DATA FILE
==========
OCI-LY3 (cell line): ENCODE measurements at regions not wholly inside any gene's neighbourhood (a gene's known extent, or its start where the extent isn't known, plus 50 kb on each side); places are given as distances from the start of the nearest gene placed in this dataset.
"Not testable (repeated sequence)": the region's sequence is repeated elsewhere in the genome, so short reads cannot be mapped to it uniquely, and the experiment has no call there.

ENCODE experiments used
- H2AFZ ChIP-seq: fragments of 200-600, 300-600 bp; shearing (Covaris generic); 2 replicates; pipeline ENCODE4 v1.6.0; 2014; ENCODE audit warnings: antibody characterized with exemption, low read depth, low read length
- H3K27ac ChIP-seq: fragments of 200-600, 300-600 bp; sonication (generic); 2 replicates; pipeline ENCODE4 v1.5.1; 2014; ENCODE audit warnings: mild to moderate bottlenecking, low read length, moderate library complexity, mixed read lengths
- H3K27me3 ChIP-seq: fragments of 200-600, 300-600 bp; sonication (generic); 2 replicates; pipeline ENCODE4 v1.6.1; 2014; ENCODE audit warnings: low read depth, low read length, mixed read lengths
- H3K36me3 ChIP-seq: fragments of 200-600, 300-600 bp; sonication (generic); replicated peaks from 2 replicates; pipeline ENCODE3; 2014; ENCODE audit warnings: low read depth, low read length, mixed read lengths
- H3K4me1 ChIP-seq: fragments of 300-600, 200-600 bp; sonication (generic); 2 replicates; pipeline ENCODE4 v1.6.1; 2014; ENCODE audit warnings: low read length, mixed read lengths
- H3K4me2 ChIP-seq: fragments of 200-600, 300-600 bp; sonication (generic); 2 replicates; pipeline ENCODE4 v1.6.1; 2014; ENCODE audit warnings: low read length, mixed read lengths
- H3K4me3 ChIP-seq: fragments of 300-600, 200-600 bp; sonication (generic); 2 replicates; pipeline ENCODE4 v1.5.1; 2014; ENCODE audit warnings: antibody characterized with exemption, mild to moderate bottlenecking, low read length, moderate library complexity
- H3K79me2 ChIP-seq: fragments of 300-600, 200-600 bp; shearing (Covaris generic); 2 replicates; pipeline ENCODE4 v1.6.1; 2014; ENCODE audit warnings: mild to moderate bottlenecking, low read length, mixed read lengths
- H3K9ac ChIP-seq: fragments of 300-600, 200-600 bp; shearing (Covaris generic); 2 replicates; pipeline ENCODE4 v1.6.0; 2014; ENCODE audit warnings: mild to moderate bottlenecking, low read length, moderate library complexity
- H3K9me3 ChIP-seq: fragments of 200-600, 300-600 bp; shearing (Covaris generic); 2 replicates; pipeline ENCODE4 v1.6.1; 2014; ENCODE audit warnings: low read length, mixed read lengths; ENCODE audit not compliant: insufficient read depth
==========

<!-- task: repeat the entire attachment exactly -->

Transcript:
OCI-LY3 (cell line): ENCODE measurements at regions not wholly inside any gene's neighbourhood (a gene's known extent, or its start where the extent isn't known, plus 50 kb on each side); places are given as distances from the start of the nearest gene placed in this dataset.
"Not testable (repeated sequence)": the region's sequence is repeated elsewhere in the genome, so short reads cannot be mapped to it uniquely, and the experiment has no call there.

ENCODE experiments used
- H2AFZ ChIP-seq: fragments of 200-600, 300-600 bp; shearing (Covaris generic); 2 replicates; pipeline ENCODE4 v1.6.0; 2014; ENCODE audit warnings: antibody characterized with exemption, low read depth, low read length
- H3K27ac ChIP-seq: fragments of 200-600, 300-600 bp; sonication (generic); 2 replicates; pipeline ENCODE4 v1.5.1; 2014; ENCODE audit warnings: mild to moderate bottlenecking, low read length, moderate library complexity, mixed read lengths
- H3K27me3 ChIP-seq: fragments of 200-600, 300-600 bp; sonication (generic); 2 replicates; pipeline ENCODE4 v1.6.1; 2014; ENCODE audit warnings: low read depth, low read length, mixed read lengths
- H3K36me3 ChIP-seq: fragments of 200-600, 300-600 bp; sonication (generic); replicated peaks from 2 replicates; pipeline ENCODE3; 2014; ENCODE audit warnings: low read depth, low read length, mixed read lengths
- H3K4me1 ChIP-seq: fragments of 300-600, 200-600 bp; sonication (generic); 2 replicates; pipeline ENCODE4 v1.6.1; 2014; ENCODE audit warnings: low read length, mixed read lengths
- H3K4me2 ChIP-seq: fragments of 200-600, 300-600 bp; sonication (generic); 2 replicates; pipeline ENCODE4 v1.6.1; 2014; ENCODE audit warnings: low read length, mixed read lengths
- H3K4me3 ChIP-seq: fragments of 300-600, 200-600 bp; sonication (generic); 2 replicates; pipeline ENCODE4 v1.5.1; 2014; ENCODE audit warnings: antibody characterized with exemption, mild to moderate bottlenecking, low read length, moderate library complexity
- H3K79me2 ChIP-seq: fragments of 300-600, 200-600 bp; shearing (Covaris generic); 2 replicates; pipeline ENCODE4 v1.6.1; 2014; ENCODE audit warnings: mild to moderate bottlenecking, low read length, mixed read lengths
- H3K9ac ChIP-seq: fragments of 300-600, 200-600 bp; shearing (Covaris generic); 2 replicates; pipeline ENCODE4 v1.6.0; 2014; ENCODE audit warnings: mild to moderate bottlenecking, low read length, moderate library complexity
- H3K9me3 ChIP-seq: fragments of 200-600, 300-600 bp; shearing (Covaris generic); 2 replicates; pipeline ENCODE4 v1.6.1; 2014; ENCODE audit warnings: low read length, mixed read lengths; ENCODE audit not compliant: insufficient read depth